How are the negotiations on plastic progressing?

How are the negotiations on plastic progressing?


The first two days of negotiations on a legally binding agreement to address plastic pollution focused solely on the draft Rules of Procedure.

On the third day, discussions finally turned to contact groups.

Many countries stressed the need for an agreement that included: limiting plastic production and eliminating the problem of plastics and toxic chemicals, including plastic additives, problematic polymers and toxic substances used in plastics production. Countries also supported covering the plastics value chain and protecting the most vulnerable communities.

Many countries advocated preparing a “zero draft” of the treaty for discussion at the third meeting of the Intergovernmental Negotiating Committee (INC3), allowing the negotiating committee to keep pace with the substantive work. The agreement must be completed by the end of 2024.

NGOs, indigenous peoples, women, vulnerable communities, trade unions, workers, scientists and other civil society representatives have also made statements calling to: drastically reduce plastic production, stop the expansion of the petrochemical industry, encourage reuse systems, ban toxic chemicals and disclose their presence in plastics, stop incineration and ensure just transition for workers, including waste pickers.

Because much time was lost early in the negotiations, countries have even less time to agree on a mandate for a “zero draft” treaty text by the end of this week.

The draft Rules of Procedure are still pending and remain provisionally applicable, as agreed at INC1. The countries agreed to an interpretative statement under Rule 38.1 (adoption of decisions by a two-thirds majority vote as a last resort if all efforts to reach consensus have been exhausted).

Undoubtedly, the “provisional” draft Rules of Procedure will be discussed again at INC-3.

Despite the complex process of registering to speak, not all observers present were allowed to express their position in plenary. However, their statements were sent to the Secretariat and should be uploaded on INC2 website.

Contact groups did not begin until 7:30 p.m. With only two days left in this round of talks, it is urgent to get to substantive discussions now.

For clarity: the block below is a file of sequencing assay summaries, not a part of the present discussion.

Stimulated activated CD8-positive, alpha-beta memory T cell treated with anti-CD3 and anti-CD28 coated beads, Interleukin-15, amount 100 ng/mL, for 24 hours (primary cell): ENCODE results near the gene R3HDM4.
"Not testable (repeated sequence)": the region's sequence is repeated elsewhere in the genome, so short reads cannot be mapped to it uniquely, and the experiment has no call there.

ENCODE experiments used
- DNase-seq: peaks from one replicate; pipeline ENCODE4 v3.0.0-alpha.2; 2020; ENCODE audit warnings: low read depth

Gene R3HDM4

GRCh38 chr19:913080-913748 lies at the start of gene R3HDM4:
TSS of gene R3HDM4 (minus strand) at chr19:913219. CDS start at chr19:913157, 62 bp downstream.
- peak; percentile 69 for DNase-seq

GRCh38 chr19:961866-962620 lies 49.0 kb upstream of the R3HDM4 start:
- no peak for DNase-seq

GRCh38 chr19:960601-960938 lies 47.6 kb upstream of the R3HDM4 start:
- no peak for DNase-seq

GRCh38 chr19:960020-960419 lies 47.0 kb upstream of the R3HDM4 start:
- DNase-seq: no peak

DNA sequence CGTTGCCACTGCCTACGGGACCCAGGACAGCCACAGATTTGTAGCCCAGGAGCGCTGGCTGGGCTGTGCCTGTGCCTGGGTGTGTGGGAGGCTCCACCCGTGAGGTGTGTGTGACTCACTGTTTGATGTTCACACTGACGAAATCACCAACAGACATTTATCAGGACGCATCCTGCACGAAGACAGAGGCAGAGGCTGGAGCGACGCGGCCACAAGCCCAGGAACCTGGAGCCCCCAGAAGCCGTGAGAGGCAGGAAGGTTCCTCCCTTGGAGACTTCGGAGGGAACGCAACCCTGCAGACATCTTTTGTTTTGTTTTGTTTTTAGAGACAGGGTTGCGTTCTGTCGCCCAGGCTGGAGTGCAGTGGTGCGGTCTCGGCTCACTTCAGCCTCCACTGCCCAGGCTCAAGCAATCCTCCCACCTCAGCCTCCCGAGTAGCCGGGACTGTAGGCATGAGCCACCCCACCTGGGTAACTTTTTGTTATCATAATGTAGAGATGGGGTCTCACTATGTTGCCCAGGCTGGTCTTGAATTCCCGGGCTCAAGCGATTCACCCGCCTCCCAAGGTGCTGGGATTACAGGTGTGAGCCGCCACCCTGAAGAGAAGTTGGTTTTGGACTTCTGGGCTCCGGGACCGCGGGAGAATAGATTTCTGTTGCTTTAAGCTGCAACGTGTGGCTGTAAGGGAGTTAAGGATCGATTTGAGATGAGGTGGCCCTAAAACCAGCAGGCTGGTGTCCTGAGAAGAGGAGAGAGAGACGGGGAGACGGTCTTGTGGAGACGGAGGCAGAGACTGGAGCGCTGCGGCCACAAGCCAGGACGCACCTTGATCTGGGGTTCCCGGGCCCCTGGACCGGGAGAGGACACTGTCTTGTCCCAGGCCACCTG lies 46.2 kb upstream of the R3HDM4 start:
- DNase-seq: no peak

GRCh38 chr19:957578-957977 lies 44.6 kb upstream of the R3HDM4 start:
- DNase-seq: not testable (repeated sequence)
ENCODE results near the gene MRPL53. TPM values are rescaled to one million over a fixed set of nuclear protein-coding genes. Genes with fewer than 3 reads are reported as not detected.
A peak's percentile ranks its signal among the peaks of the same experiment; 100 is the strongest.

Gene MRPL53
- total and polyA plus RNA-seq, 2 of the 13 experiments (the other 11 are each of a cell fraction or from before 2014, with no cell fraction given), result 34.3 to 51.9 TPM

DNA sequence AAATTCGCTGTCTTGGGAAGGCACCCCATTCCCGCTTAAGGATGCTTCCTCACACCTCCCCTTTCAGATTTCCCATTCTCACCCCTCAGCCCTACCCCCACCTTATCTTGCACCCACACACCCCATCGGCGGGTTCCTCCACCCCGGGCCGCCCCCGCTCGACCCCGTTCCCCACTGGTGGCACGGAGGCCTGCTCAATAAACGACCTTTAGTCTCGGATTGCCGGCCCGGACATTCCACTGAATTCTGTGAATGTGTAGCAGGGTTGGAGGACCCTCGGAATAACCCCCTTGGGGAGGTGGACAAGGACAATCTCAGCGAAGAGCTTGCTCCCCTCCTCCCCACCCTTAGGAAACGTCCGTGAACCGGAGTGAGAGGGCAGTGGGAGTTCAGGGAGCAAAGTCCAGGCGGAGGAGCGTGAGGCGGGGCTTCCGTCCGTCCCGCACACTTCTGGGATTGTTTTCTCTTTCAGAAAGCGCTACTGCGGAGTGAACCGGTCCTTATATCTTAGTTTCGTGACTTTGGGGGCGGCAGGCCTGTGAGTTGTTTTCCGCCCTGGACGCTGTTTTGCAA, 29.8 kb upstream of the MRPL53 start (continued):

After the plenary, delegates and observers split into two groups: Group 1 will be responsible for the legally binding elements of the future treaty, and Group 2 will discuss implementation measures.

Group 1 began with a discussion of the Objective of the future treaty. The majority supported Option A: End plastic pollution; protect human health and the environment from its adverse effects throughout the life cycle of plastic.

HEJSupport speaking on behalf of UN Womens’ Majopr Group stressed that the Objective of the future treaty should include the following additions marked bold:
Mindful of the precautionary approach to end plastic pollution, including chemical components; protect human health and the environment from its adverse effects throughout the life cycle of plastic; and ensure human rights, justice, fairness and equity.

The work in Group 2 focused on the discussion of the text on national action plans (NAPs) and the participation of stakeholders, including civil society organizations, in their development and implementation.

Regarding stakeholder engagement, non-governmental organizations suggested that states identify rights holders, such as waste collectors, indigenous peoples and communities most affected by plastic during production and processing. Rights holders should sit at the table in national and international decision-making processes, including phasing out production, a fair transition, and other issues.

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Written by Olga Speranskaya